A letter from Josh Rising, director of Pew's Medical Device Initiative, about updates on the unique device identifier system.More info
''User Fees Clear E&C, But Waxman, Consumer Advocates Still Seek GAIN Changes''
"As FDA user fee legislation heads to the House floor, a key Democratic lawmaker called for antibiotic incentive to be focused on serious and life-threatening infections and an HHS directive to work on stewardship programs while the lead sponsor of antibiotic incentives pushed back against attempts to change the incentive structure outlined in the Generating Antibiotic Incentives Now section of the bill.
. . .
Allan Coukell, director of medical programs for the Pew Health Group, said while there is a recognition that rapid diagnostics are an important tool in treating serious infections, the incentive was not appropriately tailored. 'That provision wouldn't have gotten us there,' he said, noting that the incentive applied to the drug company, not the diagnostic manufacturer.
Further, Pew prefers the language in the Senate bill because while it includes a list of qualifying pathogens, but it is "illustrative," Coukell said. It provides the incentive for products treating serious and life-threatening diseases, but is worded such that the drug does not have to treat a pathogen on the pathogen list, Coukell said.
'Antibiotics don't get approved for bugs they get approved for infections,' he said."
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- Date added:
- May 16, 2012
The three co-chairs of the New Democrat Health Care task Force – Reps. Allyson Schwartz, Kurt Schrader and Bill Owens – sent FDA a letter inquiring about the status of the agency’s final regulations to establish a unique device identifier (UDI) system and database.More info
The PBS program "Need to Know" devoted a portion of their March 22 program to discuss medical devices. Joining host Jeff Greenfield on the program was Pew's Dr. Josh Rising, project director of the medical devices initiative at The Pew Charitable Trusts.More info
The U.S. Food and Drug Administration announced last month that it will classify metal-on-metal hip implants as high-risk devices. That comes after the artificial joints were found to have failed at high rates, causing disability and meaning additional surgery for thousands of people. But hundreds of other potentially high-risk medical devices remain in use without what many consider to be adequate testingMore info
One Step Closer to Medical Transparency: Pew's Analysis of the Final Rule for the Physician Payments Sunshine ActOn Feb. 1, 2013, the Centers for Medicare & Medicaid Services published the final rule guiding implementation of the Physician Payments Sunshine Act, which Congress passed as part of the Affordable Care Act in March 2010 to increase transparency in the relationships between physicians and drug and medical device makers. Here are some of the highlights. More info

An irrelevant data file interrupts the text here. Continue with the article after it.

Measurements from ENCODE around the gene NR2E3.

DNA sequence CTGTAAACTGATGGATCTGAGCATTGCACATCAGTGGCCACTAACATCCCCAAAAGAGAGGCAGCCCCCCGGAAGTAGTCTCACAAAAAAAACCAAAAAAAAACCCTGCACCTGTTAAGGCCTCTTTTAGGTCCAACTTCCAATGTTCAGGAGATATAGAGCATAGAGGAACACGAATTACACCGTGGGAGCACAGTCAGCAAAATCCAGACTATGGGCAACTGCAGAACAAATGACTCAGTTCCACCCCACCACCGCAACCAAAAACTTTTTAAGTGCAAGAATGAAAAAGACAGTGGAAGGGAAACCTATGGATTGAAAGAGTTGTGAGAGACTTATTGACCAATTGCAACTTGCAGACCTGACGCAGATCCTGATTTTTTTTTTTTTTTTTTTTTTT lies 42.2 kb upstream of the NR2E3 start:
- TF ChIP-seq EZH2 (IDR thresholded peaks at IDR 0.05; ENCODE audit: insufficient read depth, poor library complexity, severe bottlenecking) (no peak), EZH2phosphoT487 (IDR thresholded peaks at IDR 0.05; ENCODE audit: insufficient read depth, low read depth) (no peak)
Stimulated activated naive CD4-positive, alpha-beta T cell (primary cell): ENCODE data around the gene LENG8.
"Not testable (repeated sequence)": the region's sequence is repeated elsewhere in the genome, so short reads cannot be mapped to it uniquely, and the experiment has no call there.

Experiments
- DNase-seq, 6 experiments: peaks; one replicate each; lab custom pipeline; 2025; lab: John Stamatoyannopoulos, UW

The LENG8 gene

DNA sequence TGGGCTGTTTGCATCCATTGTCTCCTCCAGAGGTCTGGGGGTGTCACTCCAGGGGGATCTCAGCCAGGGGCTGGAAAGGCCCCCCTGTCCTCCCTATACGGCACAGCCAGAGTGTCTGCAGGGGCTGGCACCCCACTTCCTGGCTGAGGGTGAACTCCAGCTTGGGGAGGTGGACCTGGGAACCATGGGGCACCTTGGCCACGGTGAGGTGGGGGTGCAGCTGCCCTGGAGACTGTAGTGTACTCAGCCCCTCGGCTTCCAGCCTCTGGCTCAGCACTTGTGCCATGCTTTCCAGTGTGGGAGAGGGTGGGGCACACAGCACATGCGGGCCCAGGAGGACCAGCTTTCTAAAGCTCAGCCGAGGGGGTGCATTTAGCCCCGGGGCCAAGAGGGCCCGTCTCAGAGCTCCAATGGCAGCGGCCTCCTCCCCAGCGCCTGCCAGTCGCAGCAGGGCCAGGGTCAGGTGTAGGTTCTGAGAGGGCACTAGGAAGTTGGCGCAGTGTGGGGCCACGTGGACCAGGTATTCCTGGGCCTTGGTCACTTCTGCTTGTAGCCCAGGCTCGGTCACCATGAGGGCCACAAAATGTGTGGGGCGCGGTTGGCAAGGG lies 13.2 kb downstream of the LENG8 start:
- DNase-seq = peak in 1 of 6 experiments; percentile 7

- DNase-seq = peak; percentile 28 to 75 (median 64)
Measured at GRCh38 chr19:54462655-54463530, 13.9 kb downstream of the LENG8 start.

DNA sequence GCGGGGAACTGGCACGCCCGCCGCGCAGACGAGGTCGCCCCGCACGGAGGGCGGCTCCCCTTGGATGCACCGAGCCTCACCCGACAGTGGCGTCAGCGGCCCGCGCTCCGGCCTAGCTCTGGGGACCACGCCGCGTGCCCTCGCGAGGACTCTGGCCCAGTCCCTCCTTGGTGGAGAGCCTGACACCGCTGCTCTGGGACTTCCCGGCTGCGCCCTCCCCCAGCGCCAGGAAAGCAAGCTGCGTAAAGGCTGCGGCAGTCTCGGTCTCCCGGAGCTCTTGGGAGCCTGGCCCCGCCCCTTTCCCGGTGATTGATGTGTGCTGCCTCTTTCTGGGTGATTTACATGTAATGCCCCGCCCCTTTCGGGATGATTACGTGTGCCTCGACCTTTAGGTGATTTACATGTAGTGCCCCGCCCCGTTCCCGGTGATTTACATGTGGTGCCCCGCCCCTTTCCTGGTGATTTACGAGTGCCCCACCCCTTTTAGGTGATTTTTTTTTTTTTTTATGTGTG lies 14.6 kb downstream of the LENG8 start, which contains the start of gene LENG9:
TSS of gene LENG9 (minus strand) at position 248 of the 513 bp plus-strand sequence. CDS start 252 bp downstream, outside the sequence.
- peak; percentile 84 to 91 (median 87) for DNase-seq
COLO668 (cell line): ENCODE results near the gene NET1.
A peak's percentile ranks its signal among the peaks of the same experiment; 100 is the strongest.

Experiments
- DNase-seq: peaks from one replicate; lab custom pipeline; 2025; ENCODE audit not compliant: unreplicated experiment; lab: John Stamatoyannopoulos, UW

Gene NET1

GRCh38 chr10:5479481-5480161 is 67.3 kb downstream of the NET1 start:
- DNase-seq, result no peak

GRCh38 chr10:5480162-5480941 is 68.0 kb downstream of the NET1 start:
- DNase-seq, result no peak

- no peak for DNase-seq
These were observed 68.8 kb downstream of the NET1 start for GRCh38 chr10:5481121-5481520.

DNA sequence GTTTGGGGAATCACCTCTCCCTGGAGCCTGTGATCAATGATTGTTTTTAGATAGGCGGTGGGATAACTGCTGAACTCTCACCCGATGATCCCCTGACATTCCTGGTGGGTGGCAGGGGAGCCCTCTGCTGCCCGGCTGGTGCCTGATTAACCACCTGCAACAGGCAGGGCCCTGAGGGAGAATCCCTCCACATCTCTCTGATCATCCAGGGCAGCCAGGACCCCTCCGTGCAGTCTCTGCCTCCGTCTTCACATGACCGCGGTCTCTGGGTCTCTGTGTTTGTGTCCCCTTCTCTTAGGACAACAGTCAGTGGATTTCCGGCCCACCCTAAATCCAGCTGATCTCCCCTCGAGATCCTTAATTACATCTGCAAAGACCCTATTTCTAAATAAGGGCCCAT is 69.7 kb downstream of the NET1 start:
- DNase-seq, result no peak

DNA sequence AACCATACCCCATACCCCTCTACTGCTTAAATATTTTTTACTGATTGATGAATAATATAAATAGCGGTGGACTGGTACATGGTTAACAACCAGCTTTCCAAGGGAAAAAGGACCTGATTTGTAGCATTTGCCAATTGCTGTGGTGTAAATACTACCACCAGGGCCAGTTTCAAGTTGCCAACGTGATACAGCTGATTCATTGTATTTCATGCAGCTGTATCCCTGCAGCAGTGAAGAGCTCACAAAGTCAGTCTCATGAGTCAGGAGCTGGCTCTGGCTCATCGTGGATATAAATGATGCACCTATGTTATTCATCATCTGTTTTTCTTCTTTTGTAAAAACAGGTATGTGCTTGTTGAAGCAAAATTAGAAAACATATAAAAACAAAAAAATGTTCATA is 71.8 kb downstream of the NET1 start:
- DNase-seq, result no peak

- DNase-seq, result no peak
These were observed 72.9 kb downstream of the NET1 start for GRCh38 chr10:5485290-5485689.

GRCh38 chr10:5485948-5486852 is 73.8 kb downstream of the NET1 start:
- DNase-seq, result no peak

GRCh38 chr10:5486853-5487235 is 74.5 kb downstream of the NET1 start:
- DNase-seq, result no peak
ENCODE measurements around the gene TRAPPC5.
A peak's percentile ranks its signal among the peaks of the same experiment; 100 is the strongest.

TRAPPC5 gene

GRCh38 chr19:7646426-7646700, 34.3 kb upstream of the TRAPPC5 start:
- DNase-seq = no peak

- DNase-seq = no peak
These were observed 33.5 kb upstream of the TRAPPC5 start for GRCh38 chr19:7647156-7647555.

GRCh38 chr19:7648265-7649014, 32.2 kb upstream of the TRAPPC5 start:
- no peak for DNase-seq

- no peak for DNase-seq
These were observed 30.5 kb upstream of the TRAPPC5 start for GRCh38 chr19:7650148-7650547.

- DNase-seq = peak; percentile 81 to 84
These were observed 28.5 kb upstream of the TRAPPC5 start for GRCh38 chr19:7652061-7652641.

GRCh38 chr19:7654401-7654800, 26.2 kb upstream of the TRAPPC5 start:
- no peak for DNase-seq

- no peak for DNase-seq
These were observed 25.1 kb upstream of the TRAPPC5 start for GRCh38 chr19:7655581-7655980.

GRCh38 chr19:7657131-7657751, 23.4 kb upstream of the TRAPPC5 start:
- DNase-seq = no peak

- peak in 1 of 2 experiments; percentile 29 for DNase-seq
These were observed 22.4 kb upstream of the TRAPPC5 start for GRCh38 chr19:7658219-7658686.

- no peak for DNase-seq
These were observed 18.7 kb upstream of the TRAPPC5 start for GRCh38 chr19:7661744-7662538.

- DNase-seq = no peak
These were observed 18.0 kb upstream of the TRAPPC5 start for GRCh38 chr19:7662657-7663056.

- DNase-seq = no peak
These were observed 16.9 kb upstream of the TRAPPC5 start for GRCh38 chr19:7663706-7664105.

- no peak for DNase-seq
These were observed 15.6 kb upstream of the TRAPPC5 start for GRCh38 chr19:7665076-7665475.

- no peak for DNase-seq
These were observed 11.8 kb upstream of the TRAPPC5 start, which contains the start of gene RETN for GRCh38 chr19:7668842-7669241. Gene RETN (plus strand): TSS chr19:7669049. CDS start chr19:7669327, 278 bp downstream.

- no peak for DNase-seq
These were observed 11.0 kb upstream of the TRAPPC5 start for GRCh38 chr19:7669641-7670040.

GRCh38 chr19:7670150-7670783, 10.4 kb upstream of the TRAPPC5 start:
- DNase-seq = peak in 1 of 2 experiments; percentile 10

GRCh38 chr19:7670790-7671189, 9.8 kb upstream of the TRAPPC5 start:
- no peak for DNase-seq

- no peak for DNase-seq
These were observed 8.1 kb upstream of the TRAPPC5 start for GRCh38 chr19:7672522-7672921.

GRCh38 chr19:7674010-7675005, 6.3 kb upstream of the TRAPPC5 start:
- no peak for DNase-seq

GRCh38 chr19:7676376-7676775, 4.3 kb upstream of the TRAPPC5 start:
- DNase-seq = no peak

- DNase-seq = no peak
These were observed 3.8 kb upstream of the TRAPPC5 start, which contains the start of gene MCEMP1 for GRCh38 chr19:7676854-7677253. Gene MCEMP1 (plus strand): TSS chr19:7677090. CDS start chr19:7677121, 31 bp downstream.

In comments to the Office of the National Coordinator for Health Information Technology (ONC), the American College of Cardiology, Consumers Union, the National Women's Health Network, the National Research Center for Women and Families, the Trust for America's Health, and The Pew Charitable Trusts urge the ONC to promote adoption of the unique device identification (UDI) system for medical devices to improve the safety of medical care.More info
"After 15 months of delay, the Centers for Medicare & Medicaid Services has finally released the long-awaited Sunshine Act rule, which establishes procedures for gathering and publishing data containing financial ties between physicians, teaching hospitals and drug and device makers, as well as group purchasing organizations."More info
"Harmonizing conflict-of-interest standards will depend on the Centers for Medicare & Medicaid Services moving forward to implement the federal Sunshine law, which is now more than a year behind schedule. Industry, consumers and academic stakeholders are all waiting on CMS to issue a final rule."More info
Medical devices range from common iteams such as stethoscopes to more complex products such as pacemakers and heart stents. The Medical Device Initiative project seeks to improve the tracking of medical device safety and to foster innovation that benefits patients. Project Director Josh Rising has a personal connection to the value of medical devices and he explains the importance of the Initiative and the goals of the program.More info
In 2007, an agency panel found that the FDA’s "scientific workforce does not have sufficient capacity and capability" and the agency is "not positioned to meet current or emerging regulatory responsibilities." The Pew Charitable Trusts wanted to know if that’s still the case, and asked the Partnership for Public Service to find out. "FDA has made progress," says the Partnership’s report, but the agency "continues to have significant workforce and management challenges in the scientific and medical arenas that need to be addressed."More info
The Medical Device Initiative submitted comments to the U.S. Food and Drug Administration concerning the FDA's National Medical Device Postmarket Surveillance Plan, "Strengthening Our National System for Medical Device Postmarket Surveillance."More info
Pew’s Medical Device Initiative, along with the American Heart Association and Trust for America’s Health, submitted comments to the U.S. Food and Drug Administration (FDA) regarding its proposed rule for a unique device identification (UDI) system for medical devices. Once implemented by the FDA and utilized by healthcare providers, the UDI system will be the cornerstone for significant improvements in postmarketing surveillance of medical devices.More info